Universal Audio 2-LA-2

Dual optical compressors

Universal Audio 2-LA-2 Dual optical compressors

Review by George Shilling

UA have been at it again. Previously, the 2-1176 packed a pair of mono 1176s into the space usually occupied by just one of them. And UA have performed another magician’s trick with the LA-2A. This might seem even more impressive – packing 6U of circuitry into 2U. However, if you’ve ever peered round the back of an LA-2A you’ll know its case is extremely shallow, with just a few larger components sticking out of the rear. Perhaps even more impressive is the pricing – roughly just 25% more than a mono reissue LA-2A.

The original LA-2A “Levelling Amplifier” was introduced in the early 1960’s. It was designed not by Bill Putnam, but by Jim Lawrence of Teletronix in Pasadena, California, before eventually being acquired by Bill Putnam’s company in 1967, which then became UREI. They stopped making originals in 1969, but when Putnam’s sons formed the new Universal Audio company, the LA-2A was one of their first reissues. Perhaps one might have expected the launch of the 2-LA-2 sooner, but it has been lovingly fashioned by original UREI engineer Dennis Fink, who was presumably busy beforehand getting the LA-3A reissue in order. A hold-up occurred with a planned extra Fast/Slow switch to incorporate an optional Fast mode, using another pair of T4 optical cells.

Despite promo photos of units with the extra switches, and a movie including this feature on the DVD that came in the box, the final product omits this feature due to difficulty in obtaining the necessary components from the supplier. I found that the spaces for the extra T4 and tube components were still present on the circuit board, so perhaps an upgrade or mod might be available one day.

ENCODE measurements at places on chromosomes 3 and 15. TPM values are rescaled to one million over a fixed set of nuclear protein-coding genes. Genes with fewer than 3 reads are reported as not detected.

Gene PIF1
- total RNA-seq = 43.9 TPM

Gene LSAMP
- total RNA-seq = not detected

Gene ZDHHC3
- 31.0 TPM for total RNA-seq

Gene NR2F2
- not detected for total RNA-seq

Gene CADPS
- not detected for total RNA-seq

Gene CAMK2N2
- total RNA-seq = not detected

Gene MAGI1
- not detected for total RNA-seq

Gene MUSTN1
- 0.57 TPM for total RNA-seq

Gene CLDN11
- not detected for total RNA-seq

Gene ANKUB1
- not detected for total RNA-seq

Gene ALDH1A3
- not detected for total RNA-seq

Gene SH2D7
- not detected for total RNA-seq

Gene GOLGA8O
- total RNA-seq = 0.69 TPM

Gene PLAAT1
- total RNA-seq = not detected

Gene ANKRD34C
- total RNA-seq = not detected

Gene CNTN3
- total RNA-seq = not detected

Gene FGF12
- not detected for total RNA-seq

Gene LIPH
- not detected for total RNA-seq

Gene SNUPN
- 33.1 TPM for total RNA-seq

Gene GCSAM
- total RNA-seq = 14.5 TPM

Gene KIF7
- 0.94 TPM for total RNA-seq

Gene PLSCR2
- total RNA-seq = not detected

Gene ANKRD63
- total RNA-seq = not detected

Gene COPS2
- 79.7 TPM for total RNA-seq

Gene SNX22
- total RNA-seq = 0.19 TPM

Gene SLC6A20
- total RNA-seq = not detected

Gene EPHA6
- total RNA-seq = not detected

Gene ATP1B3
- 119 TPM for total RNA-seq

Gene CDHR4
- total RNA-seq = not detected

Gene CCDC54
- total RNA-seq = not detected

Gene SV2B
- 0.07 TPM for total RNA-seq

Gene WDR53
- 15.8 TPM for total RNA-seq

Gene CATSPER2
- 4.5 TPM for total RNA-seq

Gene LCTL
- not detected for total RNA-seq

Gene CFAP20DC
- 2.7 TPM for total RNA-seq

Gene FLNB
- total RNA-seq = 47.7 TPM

Build quality is as high as one expects from this manufacturer. On the rear are quality XLRs for the two inputs and outputs, plus an IEC socket – some internal re-plugging and an alternative fuse is required for operation at 110V.

On the front is a thick panel, on which are mounted are large vintage-style knobs for Gain (output) and Peak Reduction – these are undamped but seem perhaps just very slightly stiffer than those encountered on most mono LA-2As. A large power toggle is accompanied by a lovely old-fashioned purple light. Each channel includes a Limit/Compress toggle, and a toggle for the meter to switch between Gain Reduction and Output. Near the centre is a toggle for Dual/Link modes, and there is an overall Bypass toggle – something not included on original and reissue mono units. Bypass removes the gain reduction circuit, but leaves the valve amplification in circuit, so one can use the unit for a little extra gain and tube colouration. The etched faceplates look built to last. The VU meters glow in a nice aged looking yellow illumination, and although smaller than those found on LA-2As, are big enough - roughly the same width as those on an 1176, if a little shallower.